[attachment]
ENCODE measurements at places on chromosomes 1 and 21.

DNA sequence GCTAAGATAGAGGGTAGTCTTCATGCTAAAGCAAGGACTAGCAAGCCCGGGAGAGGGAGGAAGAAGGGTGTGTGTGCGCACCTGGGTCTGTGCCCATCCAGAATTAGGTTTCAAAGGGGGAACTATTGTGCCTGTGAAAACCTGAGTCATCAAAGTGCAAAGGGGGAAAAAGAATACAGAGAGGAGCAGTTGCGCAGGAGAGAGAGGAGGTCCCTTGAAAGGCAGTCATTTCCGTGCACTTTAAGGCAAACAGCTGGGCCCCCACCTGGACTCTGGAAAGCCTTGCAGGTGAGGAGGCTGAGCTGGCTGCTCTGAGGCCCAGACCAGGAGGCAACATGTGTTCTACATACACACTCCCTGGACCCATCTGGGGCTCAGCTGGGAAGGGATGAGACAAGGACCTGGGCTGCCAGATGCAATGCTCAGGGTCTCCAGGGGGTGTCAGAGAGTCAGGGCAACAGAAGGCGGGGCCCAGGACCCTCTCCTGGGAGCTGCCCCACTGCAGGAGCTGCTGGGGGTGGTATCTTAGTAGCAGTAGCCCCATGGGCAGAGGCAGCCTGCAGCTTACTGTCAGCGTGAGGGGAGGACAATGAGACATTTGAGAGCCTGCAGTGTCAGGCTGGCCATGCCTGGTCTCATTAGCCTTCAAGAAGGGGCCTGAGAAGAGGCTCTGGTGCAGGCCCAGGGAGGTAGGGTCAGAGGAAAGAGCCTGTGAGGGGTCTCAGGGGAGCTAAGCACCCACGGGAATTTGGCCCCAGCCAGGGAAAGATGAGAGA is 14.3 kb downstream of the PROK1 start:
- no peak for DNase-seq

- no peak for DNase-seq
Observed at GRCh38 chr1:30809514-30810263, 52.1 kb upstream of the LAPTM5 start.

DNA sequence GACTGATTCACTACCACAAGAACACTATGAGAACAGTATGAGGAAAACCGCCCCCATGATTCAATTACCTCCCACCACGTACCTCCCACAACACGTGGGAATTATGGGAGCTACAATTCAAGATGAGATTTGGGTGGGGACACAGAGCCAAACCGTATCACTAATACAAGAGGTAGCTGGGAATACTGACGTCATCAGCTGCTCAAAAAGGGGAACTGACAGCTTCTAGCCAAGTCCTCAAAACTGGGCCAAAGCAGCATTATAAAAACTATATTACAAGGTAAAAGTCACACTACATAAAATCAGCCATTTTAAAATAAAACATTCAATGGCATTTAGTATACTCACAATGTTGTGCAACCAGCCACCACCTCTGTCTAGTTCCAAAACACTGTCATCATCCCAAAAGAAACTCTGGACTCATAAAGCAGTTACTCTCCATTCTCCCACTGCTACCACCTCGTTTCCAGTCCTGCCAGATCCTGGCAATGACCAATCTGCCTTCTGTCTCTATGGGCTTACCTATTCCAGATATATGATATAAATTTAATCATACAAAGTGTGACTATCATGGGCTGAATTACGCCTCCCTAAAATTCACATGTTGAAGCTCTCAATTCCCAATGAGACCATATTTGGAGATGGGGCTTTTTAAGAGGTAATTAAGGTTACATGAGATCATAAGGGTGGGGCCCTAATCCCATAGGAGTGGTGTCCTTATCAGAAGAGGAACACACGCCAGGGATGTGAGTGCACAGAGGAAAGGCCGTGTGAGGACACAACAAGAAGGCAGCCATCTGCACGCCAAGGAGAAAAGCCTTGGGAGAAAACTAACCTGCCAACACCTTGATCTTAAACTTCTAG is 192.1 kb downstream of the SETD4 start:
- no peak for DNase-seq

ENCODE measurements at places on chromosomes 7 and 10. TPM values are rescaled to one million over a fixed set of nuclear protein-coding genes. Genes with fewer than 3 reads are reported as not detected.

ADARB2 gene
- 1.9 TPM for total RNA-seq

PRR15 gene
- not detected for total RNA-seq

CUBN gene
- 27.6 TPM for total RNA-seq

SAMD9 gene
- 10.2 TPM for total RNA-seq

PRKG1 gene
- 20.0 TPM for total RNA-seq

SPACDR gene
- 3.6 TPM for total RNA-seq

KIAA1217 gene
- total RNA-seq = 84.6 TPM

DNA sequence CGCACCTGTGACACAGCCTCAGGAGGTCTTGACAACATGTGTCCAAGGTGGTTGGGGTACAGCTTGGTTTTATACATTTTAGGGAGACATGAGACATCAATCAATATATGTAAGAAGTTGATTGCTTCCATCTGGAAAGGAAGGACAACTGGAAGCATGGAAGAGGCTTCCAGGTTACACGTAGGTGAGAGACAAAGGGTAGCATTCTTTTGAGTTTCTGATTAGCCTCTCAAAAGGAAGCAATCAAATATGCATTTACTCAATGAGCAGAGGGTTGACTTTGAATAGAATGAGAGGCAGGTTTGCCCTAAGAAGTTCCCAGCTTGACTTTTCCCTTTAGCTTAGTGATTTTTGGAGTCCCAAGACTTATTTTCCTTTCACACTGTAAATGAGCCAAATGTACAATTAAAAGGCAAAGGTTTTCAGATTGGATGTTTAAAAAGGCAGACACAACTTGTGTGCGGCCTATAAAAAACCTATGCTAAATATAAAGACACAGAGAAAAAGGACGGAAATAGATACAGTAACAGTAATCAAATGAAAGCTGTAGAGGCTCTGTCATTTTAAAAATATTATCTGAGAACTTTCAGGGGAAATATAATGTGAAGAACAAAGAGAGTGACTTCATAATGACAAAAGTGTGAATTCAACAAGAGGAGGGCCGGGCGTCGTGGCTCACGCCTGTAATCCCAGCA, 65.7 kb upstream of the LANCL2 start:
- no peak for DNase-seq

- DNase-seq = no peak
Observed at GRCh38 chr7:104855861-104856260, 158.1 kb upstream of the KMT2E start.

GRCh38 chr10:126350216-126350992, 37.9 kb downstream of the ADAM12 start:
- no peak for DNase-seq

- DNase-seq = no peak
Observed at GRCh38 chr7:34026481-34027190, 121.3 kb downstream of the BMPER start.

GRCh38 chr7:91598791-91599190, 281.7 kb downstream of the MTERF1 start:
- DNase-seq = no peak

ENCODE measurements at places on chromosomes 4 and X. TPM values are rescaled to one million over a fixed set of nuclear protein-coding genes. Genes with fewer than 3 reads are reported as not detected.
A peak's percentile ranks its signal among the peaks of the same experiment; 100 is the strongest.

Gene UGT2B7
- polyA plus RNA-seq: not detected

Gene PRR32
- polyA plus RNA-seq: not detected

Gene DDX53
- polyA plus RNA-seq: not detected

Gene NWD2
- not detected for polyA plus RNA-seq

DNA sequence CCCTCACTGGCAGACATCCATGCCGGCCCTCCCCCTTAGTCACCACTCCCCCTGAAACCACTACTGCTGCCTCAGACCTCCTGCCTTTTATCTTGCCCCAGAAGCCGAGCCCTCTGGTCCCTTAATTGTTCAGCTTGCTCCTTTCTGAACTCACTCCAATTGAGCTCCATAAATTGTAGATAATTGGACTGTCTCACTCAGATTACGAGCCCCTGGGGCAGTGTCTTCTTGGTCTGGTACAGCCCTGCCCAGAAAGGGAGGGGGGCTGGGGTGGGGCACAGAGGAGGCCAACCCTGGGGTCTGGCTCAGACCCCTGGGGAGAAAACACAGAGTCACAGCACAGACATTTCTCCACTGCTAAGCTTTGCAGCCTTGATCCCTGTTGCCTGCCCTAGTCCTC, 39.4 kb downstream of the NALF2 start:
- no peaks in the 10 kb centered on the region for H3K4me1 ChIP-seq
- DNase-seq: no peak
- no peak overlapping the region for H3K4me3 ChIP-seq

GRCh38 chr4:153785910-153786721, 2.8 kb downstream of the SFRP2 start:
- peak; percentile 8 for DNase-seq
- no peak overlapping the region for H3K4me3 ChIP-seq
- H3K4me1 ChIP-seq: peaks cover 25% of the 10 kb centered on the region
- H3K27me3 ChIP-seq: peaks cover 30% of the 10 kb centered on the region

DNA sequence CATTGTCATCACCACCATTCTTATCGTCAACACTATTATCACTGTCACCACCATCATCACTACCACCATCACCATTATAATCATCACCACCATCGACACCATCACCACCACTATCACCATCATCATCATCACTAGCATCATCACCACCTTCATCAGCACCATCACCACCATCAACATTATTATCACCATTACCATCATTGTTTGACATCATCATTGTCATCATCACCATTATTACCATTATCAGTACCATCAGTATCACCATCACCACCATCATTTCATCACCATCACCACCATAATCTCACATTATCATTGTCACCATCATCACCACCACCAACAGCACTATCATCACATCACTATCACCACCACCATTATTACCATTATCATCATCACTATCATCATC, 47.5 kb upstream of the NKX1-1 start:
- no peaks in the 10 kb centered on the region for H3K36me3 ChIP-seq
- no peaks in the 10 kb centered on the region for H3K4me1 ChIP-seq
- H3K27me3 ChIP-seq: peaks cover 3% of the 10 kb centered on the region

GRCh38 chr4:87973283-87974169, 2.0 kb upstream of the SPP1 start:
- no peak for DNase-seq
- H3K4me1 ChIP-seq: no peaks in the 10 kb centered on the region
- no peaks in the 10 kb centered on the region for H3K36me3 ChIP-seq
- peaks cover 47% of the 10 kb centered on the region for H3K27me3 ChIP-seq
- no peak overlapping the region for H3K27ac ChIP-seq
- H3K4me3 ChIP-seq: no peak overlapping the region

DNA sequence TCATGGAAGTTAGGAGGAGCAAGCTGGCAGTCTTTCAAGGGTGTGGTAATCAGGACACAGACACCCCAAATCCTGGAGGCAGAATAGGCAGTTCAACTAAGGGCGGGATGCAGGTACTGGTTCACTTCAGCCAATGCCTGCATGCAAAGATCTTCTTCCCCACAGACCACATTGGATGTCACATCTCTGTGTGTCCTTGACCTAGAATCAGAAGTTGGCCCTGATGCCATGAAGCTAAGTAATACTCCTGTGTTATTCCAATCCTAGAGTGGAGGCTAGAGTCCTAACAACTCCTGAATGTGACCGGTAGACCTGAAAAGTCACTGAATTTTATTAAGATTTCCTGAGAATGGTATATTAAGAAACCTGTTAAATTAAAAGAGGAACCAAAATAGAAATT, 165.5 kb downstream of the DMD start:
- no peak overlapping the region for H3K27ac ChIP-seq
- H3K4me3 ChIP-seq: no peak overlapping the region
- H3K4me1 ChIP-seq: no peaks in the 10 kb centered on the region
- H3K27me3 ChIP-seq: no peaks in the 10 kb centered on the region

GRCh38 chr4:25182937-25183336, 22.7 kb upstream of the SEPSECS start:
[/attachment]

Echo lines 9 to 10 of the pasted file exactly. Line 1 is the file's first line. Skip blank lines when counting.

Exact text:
ADARB2 gene
- 1.9 TPM for total RNA-seq